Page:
Assistant Coach Dwayne Peel and Director of Rugby Les Kiss ahead of the game. Brian Little/INPHO

'It was a very calm half time, it wasn’t mysterious what was happening'

Les Kiss says tactical changes helped turn the tide against Munster.

A CALM HALF-time team talk was what changed Ulster’s fortunes in their remarkable come-from-behind 24-17 win over Munster at Kingspan Stadium, according to Director of Rugby, Les Kiss.

Admittedly helped by Sam Arnold’s second-half red card for a dangerous hit on Christian Leali’ifano, the hosts had to claw back a 17-0 deficit at the break to somehow emerge with a bonus point from the fiery encounter.

Having seen his side concede two maul tries to Niall Scannell and a further penalty try at the scrum in a one-sided affair before the interval, Ulster emerged a new side in the second 40 and turned the game around.

Tries from Craig Gilroy (two), Darren Cave and Rob Lyttle helped them on their way to victory, and Kiss revealed that there was no crisis at the turn, rather a composed reflection.

“At half time we knew we had to do something with the set piece and so the two changes certainly helped. The two lads that started the game, that’s their first game in a while and it probably told,” Kiss said, referring to the decision to swap out struggling props Kyle McCall and Rodney Ah You.

“But half time the message was pretty simple, we had to look after the ball at the breakdown and not let them have easy access to it. We make two clean linebreaks and throw the ball away easily and we lose three attacking set pieces in good positions.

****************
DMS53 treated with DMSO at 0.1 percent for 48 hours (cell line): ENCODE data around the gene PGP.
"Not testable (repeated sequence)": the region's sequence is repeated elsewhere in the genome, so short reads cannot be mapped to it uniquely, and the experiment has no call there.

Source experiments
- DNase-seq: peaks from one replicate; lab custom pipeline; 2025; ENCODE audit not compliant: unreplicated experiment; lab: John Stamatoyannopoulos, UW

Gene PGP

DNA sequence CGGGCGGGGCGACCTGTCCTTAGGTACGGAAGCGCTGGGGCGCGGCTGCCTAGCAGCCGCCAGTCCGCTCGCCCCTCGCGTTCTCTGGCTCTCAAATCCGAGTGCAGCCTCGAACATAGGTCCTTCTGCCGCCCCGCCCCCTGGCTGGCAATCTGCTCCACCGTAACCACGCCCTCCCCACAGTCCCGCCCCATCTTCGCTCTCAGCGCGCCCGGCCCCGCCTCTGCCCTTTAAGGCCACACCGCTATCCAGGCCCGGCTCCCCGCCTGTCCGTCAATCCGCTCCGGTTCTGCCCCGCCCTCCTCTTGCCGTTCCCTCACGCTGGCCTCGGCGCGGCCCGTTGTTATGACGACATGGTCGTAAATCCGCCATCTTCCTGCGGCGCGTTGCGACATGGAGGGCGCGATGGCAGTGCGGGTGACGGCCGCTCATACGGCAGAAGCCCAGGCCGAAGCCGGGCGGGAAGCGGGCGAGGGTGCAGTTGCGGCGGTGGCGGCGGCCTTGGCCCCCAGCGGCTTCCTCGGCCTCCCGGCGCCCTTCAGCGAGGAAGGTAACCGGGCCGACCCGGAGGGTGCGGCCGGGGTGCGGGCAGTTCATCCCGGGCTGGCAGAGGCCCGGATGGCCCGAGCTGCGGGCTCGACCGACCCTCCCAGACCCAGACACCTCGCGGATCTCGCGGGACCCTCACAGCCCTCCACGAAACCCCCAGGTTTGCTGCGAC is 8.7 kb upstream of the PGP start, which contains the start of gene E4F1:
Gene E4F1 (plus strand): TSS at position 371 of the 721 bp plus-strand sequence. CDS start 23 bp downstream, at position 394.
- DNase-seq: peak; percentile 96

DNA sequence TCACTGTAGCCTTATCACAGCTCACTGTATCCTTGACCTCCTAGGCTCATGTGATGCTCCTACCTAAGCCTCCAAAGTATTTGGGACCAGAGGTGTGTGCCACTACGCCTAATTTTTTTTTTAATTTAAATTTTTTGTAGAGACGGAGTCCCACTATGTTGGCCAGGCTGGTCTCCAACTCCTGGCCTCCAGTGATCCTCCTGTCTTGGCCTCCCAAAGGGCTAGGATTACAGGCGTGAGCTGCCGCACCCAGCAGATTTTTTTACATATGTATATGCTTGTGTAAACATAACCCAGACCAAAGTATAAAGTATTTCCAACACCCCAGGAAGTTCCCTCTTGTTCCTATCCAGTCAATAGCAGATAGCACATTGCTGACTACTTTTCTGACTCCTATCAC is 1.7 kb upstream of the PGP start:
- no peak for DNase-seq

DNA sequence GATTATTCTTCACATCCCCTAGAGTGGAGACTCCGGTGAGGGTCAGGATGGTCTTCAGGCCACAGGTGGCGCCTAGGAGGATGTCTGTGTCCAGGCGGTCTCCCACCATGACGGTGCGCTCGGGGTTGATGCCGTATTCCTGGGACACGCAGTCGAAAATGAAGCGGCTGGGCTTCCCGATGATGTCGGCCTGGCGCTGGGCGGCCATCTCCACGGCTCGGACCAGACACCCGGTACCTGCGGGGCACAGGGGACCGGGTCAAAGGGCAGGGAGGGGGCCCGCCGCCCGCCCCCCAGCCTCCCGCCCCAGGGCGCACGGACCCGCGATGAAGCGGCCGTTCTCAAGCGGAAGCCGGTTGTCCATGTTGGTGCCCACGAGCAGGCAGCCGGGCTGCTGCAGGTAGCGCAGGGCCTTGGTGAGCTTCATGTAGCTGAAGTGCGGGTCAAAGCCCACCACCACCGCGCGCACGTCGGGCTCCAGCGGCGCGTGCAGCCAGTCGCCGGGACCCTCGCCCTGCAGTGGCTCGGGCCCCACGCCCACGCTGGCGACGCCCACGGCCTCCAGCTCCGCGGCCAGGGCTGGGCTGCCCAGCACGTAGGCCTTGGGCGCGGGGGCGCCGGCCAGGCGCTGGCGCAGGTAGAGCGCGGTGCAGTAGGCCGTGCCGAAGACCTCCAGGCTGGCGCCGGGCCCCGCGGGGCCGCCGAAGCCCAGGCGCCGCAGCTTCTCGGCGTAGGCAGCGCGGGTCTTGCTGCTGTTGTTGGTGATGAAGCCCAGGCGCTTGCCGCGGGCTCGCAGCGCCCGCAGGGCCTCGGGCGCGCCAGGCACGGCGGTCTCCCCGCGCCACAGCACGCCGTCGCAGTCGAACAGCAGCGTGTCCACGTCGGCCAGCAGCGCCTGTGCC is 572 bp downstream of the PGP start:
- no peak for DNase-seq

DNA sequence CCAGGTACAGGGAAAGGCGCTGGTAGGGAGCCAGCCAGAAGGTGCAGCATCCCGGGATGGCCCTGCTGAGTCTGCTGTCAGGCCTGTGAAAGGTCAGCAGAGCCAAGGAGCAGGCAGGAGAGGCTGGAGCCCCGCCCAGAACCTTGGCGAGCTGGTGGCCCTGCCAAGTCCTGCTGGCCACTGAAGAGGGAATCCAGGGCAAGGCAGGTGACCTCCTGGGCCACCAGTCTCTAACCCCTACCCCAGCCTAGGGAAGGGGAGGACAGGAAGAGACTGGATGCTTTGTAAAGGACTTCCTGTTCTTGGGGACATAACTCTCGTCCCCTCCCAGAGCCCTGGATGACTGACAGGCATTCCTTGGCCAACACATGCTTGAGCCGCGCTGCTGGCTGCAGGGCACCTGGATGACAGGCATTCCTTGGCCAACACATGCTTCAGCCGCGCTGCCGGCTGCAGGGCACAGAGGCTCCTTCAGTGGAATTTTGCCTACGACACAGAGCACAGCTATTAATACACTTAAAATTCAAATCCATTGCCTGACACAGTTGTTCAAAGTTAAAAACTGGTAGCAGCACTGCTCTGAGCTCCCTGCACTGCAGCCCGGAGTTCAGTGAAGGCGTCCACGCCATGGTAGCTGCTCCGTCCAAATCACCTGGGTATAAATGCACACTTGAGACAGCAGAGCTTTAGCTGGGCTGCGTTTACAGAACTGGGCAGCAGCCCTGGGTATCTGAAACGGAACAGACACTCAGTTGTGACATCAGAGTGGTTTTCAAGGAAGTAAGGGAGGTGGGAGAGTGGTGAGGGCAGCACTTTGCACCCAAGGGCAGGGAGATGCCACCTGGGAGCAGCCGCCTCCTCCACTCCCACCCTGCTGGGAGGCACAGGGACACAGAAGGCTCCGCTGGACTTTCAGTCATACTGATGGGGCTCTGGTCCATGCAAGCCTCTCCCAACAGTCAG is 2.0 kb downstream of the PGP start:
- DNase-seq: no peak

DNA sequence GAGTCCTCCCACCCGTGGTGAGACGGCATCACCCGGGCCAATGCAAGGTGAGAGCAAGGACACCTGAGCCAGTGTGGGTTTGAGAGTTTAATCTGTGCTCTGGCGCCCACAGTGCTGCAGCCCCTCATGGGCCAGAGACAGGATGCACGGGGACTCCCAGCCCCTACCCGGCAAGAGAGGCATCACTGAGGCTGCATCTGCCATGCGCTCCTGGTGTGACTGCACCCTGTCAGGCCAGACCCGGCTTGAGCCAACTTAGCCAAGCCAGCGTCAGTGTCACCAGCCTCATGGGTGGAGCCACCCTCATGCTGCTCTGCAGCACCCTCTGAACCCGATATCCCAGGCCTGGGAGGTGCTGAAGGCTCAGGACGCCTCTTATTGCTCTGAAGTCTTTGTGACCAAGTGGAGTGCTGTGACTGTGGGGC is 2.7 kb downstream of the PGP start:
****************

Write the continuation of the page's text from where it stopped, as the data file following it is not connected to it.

“We had to get in front of the simple things in the game, and we knew if we did that we had opportunities across the pitch, and we could make some hay.

“It was a very calm half time, it wasn’t mysterious what was happening, it was obvious and quite direct but in a calm way, and the boys carried it out.”

Counterpart Johann van Graan admitted the decision by referee Sean Gallagher to red card former Ulsterman Arnold for his head-high hit on Leali’ifano was right, and Kiss admitted much the same.

“You don’t like to see anyone go off in the game for those sorts of things, but (the ref) had no option, I thought it was quite clear,” the Aussie coach claimed.

Indeed, playing for most of the second half with an extra man, and for a while with two due to sub Fineen Wycherley’s sin binning, was what brought Ulster back into the game as they reduced the deficit to just a score.

Cave crossed for his score with Wycherley off, and Gilroy added the first of his brace while both players were off the pitch as the hosts took full advantage of their extra personnel.

As Ulster have proven already this season, playing with an extra man can sometimes be difficult, but this time, as Munster tired, the hosts kept up their momentum which eventually led to Lyttle racing over for that crucial fourth try with the final play of the game.

“I think the beauty of that period was we stayed direct, we stayed to the plan and didn’t try to invent any fancy stuff, because we did the little things we committed to at half time in better fashion,” Kiss reflected.

Possibly most importantly, that second-half performance answered a lot of questions that fans have had about Ulster, questions that would have persisted into the awful first half.

After the drubbing at Connacht a week previous it was widely accepted the northern province needed to produce a big performance, not just the result, and in the second half they certainly did.

“The most important thing is we didn’t sweep (the Connacht game) under the carpet,” revealed Kiss. “We all hurt, and we made a commitment as a group to be a part of the problem on that day but also part of the solution.

“We worked hard this week, the first half was disappointing but I was really pleased by the boys’ calm at half time to step into that second half and do what we had to do.

“Does it make amends? I don’t know. It still hits you hard when you think about it. You just have to respond.

“It took us 40 minutes before we got on the bike, but it’s an 80-minute game, it’s an old saying, it’s a cliché, and this season is a number of weeks, a number of games in a competition.”

He added: “We’re still right in the hunt in both competitions so we have to keep building and believing that what we’re doing is the right thing, and that’s important to us and the boys showed that in the second half.”

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